Orange is the New Black


Annie Yoskoski, Managing Editor

Piper Kerman is not the person that comes to mind when drug trafficking charges are brought up. In fact, Piper Kerman was just a girl with a loving family, a great boyfriend, and active friends until her past caught up with her in 2003.

Now this vivacious, seemingly well-to-do young woman had to come clean to her family, boyfriend, and friends about her overseas lesbian, drug smuggling lover and her own part in carrying one suitcase full of money through an airport. Not exactly proper dinner conversation.

Kerman was sentenced to 15 months in Danbury correctional facility in Connecticut, and self surrendered. It didn’t take Kerman long to learn the ropes of prison. It;s okay to ask how long a person is “in” for, but never ask what the crime was that landed them there. Never make the guards angry, and keep everything clean with no cleaning products. While it is fair to say that Kerman wasn’t a typical prisoner, the cast of characters including a pacifist nun, a Russian gangsters wife, and Spanish mother figures, completes a spectrum of people who feel under the umbrella of the war on drugs. Most of these non-violent offenders were not a danger to anyone but themselves, however their prison assignments would suggest otherwise.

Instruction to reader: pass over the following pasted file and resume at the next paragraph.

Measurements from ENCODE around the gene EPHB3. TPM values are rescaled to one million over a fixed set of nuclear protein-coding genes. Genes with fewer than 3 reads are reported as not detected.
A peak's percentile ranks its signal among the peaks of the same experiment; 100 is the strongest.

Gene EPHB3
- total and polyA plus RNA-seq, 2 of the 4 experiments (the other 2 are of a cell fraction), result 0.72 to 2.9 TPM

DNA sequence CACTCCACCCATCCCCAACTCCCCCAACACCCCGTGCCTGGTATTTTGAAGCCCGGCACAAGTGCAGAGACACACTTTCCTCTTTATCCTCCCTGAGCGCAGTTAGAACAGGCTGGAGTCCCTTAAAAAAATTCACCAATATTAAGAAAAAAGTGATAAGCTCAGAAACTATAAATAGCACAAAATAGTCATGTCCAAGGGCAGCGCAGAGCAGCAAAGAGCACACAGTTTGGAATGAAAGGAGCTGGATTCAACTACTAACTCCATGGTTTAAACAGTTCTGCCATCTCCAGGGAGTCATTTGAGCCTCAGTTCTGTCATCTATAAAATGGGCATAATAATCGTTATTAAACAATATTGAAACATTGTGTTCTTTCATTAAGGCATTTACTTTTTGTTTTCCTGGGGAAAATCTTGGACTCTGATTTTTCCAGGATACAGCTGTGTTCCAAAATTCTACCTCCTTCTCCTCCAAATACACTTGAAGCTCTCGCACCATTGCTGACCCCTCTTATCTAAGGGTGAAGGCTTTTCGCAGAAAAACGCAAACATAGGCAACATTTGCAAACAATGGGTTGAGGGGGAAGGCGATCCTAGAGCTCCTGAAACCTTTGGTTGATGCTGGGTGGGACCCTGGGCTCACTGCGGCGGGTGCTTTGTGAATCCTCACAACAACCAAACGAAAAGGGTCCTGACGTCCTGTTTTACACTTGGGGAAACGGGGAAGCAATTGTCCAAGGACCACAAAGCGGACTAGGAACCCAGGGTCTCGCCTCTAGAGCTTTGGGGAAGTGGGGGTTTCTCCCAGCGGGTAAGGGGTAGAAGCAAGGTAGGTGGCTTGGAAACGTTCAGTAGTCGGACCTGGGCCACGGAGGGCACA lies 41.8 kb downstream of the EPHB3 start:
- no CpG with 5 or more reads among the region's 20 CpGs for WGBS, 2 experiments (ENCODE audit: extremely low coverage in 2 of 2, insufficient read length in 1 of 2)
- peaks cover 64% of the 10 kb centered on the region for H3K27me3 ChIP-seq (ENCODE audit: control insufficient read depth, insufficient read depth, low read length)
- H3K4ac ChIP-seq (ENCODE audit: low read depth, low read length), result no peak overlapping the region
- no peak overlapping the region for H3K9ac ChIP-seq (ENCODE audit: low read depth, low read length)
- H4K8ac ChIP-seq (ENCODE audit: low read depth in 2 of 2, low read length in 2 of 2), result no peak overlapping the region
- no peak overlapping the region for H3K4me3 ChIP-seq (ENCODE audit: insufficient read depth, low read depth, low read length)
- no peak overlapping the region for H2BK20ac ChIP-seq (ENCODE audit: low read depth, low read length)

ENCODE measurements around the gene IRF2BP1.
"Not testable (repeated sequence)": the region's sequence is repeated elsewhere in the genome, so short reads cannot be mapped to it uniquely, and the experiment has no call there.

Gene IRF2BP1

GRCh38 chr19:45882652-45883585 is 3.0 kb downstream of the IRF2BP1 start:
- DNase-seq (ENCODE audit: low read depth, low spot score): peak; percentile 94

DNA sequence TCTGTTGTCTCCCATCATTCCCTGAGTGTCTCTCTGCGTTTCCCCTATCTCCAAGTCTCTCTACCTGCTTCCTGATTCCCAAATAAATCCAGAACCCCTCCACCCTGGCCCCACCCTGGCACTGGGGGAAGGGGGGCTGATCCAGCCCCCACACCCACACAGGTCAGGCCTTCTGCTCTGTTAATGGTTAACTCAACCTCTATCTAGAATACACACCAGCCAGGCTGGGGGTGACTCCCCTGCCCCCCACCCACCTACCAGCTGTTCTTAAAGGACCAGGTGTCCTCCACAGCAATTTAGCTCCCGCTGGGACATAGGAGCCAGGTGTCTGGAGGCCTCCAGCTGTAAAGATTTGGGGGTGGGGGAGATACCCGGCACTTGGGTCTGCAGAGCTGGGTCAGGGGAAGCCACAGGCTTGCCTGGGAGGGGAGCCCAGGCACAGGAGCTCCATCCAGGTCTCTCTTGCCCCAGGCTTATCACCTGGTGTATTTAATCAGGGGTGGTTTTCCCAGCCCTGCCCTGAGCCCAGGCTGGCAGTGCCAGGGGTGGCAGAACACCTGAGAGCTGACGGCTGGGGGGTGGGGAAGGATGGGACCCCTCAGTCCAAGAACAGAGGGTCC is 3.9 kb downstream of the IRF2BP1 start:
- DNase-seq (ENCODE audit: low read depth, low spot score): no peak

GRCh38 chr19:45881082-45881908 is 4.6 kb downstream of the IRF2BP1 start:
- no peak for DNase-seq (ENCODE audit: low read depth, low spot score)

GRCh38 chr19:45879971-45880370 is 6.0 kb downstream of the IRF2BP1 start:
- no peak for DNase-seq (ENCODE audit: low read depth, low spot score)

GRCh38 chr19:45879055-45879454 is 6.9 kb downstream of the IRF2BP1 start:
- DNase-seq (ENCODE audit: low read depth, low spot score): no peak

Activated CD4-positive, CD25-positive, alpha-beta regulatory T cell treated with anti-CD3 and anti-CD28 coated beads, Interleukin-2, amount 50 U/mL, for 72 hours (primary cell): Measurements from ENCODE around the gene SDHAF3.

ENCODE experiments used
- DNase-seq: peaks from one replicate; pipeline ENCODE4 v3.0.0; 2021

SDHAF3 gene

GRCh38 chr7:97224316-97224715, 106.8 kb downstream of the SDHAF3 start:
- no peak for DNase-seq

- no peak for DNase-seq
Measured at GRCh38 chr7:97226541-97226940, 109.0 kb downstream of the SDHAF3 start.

Kerman was able to write from an observant prospective instead of a pitiful one, taking the reader through the process of becoming inmate 11187–424 to see that under no circumstances was this “Club Fed” or a death camp. Kerman paints the prison system to be a place where many people can become lost, damaged, and go without the help that they need to become productive members of society again.

The shocking part of this book isn’t exactly what goes on in the prison, but the voice that explains it. Kerman is so close to being everyone you know that prison becomes something real instead of a concrete death structure. Kerman’s narrative goes beyond the usual memoir requirements and explains tot he reader what happens behind the scenes, and how a person like Kerman (or you) could end up in this situation.

A mix of funny situations, survival adaptations, and complete culture shock Kerman’s memoir goes far beyond it’s Netflix counterpart to deliver factual information with a side of humorous perspective.